Uganda has announced new plans for a bill that would impose the death penalty on homosexuals.
The bill—colloquially known as “Kill the Gays” in Uganda—was nullified five years ago on a technicality but the Ugandan government said on Thursday that it plans to resurrect it within weeks.
The Christian majority nation claims the legislation would curb a rise in unnatural sex, with Ethics and Integrity Minister Simon Lokodo telling the Reuters the bill would end people’s involvement and “recruitment” into homosexuality.
“Homosexuality is not natural to Ugandans, but there has been a massive recruitment by gay people in schools, and especially among the youth, where they are promoting the falsehood that people are born like that,” Lokodo claimed.
“Our current penal law is limited. It only criminalises the act. We want it made clear that anyone who is even involved in promotion and recruitment has to be criminalised. Those that do grave acts will be given the death sentence.”
African nations have some of the world’s most conservative laws governing homosexuality.
Across most of the continent, same-sex relationships are considered taboo and gay sex is typically a crime, with punishments including imprisonment and death.
Lokodo said the bill, which has the support of the nation’s president, Yoweri Museveni, will be reintroduced in parliament in the coming weeks and expects the law to be voted on before the end of the year.
The minister was optimistic the bill would pass with the necessary two-thirds of political members present, and noted that the government had lobbied legislators ahead of its reintroduction.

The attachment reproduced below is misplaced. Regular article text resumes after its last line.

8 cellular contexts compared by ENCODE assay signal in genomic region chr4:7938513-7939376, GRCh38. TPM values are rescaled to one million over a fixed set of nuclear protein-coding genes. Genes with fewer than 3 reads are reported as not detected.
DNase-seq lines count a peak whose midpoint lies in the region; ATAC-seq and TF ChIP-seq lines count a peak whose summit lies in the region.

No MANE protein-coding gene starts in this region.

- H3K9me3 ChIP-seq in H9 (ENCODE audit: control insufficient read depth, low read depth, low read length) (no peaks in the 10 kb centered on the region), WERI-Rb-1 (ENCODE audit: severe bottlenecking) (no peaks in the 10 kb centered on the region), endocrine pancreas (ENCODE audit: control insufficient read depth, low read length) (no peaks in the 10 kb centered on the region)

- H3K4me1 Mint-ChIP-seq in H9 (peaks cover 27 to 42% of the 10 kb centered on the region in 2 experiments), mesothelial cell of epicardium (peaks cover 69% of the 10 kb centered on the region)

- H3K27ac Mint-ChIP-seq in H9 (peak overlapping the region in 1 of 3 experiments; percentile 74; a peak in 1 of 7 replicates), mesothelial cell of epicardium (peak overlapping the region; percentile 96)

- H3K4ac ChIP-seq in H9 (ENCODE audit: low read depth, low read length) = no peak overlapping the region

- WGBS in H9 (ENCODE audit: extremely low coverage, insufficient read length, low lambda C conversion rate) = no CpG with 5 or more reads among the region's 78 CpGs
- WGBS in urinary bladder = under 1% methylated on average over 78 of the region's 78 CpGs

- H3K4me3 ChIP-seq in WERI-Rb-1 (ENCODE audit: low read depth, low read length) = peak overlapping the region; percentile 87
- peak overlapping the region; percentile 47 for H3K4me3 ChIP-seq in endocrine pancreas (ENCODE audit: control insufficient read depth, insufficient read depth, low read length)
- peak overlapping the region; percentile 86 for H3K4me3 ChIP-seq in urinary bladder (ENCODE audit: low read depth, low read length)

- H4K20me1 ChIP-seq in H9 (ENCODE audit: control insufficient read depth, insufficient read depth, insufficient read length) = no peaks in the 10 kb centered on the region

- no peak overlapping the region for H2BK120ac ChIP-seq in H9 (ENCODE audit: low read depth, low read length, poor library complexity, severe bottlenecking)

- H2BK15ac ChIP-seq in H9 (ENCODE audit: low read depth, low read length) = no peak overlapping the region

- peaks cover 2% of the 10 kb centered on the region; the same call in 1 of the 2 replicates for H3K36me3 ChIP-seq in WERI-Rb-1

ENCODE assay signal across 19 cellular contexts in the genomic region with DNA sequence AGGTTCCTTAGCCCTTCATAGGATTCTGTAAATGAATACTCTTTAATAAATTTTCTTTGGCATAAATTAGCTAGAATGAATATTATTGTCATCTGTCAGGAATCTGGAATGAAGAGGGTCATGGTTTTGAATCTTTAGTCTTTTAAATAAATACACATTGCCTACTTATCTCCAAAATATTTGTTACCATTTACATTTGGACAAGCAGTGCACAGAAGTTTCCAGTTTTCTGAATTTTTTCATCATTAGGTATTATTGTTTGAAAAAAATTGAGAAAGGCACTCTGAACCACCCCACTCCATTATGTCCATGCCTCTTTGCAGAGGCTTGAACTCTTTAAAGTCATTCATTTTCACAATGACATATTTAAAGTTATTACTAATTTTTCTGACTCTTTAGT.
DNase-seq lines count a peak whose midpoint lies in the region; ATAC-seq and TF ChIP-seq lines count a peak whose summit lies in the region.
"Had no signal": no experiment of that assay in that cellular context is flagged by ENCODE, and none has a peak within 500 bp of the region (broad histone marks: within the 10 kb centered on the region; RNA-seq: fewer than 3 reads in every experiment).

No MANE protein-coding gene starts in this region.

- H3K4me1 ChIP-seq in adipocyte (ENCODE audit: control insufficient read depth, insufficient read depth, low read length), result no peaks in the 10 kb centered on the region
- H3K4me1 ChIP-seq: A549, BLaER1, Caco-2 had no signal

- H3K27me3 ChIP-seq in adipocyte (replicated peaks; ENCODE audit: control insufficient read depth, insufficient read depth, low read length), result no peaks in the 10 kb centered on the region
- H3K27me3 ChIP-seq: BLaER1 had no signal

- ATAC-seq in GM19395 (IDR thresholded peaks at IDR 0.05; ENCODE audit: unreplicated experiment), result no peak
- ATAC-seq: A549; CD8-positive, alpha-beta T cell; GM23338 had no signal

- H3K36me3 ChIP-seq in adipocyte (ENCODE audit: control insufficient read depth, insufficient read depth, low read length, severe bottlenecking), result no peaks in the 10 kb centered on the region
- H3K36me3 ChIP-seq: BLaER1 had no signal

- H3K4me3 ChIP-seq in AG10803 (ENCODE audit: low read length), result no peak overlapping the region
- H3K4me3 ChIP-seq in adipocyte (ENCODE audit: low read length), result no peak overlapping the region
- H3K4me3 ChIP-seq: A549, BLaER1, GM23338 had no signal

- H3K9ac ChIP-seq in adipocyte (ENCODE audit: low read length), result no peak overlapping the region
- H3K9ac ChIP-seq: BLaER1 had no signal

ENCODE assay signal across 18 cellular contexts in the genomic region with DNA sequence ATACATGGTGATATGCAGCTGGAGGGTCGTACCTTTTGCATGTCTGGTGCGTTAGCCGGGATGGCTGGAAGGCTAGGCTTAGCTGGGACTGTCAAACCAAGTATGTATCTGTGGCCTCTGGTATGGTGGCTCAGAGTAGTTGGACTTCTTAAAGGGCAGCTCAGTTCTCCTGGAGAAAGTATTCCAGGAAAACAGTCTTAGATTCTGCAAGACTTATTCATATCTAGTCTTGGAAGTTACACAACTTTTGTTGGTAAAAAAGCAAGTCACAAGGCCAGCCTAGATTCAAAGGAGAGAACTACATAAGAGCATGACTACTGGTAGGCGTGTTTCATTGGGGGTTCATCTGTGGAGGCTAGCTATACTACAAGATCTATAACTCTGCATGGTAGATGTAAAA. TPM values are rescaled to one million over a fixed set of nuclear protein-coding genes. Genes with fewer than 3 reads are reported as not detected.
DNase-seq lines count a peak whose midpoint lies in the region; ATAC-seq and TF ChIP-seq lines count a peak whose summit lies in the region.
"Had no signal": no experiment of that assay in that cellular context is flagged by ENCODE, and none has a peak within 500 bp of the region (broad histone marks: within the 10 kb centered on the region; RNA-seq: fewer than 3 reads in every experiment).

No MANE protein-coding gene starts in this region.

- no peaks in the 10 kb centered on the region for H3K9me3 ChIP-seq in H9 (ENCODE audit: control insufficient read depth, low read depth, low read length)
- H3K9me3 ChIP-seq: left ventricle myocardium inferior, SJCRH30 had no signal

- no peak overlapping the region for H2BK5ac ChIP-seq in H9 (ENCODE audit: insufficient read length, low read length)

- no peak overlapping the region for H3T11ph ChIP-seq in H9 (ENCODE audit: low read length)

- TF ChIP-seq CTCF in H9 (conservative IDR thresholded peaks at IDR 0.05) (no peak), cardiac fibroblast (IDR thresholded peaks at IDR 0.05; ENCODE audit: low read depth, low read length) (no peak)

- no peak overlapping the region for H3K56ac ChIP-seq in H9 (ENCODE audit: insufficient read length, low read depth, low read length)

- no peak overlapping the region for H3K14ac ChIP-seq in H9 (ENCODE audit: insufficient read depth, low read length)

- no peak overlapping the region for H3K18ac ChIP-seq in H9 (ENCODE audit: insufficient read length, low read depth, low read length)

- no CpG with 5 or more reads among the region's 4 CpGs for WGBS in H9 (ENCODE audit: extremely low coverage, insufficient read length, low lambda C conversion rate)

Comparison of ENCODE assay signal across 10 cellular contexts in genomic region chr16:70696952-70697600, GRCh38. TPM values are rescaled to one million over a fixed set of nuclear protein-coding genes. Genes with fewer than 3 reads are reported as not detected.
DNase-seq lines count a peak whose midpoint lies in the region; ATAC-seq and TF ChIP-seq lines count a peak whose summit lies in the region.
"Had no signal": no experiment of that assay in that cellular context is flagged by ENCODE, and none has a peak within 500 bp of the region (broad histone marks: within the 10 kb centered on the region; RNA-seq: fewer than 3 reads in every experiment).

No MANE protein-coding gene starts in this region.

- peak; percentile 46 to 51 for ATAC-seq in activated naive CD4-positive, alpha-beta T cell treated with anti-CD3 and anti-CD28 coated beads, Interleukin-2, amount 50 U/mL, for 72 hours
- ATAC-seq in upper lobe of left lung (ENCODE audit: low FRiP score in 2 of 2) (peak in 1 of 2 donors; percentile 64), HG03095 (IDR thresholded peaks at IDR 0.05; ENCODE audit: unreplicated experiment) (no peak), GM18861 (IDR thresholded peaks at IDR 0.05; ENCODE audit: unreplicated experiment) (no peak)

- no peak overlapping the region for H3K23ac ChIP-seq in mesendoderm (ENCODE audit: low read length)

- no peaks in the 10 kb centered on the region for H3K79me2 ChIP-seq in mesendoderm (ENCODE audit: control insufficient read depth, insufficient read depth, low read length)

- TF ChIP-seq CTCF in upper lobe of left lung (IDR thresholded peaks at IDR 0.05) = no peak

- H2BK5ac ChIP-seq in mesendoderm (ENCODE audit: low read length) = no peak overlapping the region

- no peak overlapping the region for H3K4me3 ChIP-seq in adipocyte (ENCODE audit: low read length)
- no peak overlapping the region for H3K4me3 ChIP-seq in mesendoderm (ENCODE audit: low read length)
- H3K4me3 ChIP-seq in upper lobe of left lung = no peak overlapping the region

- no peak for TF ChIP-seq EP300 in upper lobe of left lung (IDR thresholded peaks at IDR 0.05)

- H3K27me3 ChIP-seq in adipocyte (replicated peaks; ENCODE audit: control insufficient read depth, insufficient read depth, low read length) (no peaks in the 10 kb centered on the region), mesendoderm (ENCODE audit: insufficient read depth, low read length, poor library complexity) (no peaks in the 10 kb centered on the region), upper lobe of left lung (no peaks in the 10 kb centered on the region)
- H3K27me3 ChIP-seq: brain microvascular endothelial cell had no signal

“We have been talking to the MPs, and we have mobilised them in big numbers,” said Lokodo.
“Many are supportive.”
A shortfall in member numbers and an overturning from Uganda’s Constitutional Court ended the first “Kill the Gays” bill in 2014.
However, international responses also sent a strong message at the time with the United States reducing aid, cancelling military exercises and imposing visa restrictions to Uganda. Sweden, Denmark, Norway and The World Bank also suspended or redirected aid to Uganda.
But Lokodo said Uganda is prepared for any negative international response this time around.
“It is a concern,” he said. “But we are ready. We don’t like blackmailing. Much as we know that this is going to irritate our supporters in budget and governance, we can’t just bend our heads and bow before people who want to impose a culture which is foreign to us.”
Activists are fearful that the new bill will increase Ugandan LGBT+ hate crimes.
Pepe Julian Onziema from Sexual Minorities Uganda—an alliance of LGBT+ organisations— said the bill’s reintroduction will encourage extremist homophobic sentiments.
“When the law was introduced last time, it whipped up homophobic sentiment and hate crimes,” he said.
“Hundreds of LGBT+ people have been forced to leave the country as refugees and more will follow if this law is enacted. It will criminalise us from even advocating for LGBT+ rights, let alone supporting and protecting sexual minorities.”
Onziema said that three gay men and one transgender woman had already been killed by homophobic attacks in Uganda this year; the latest last week when a gay man was bludgeoned to death.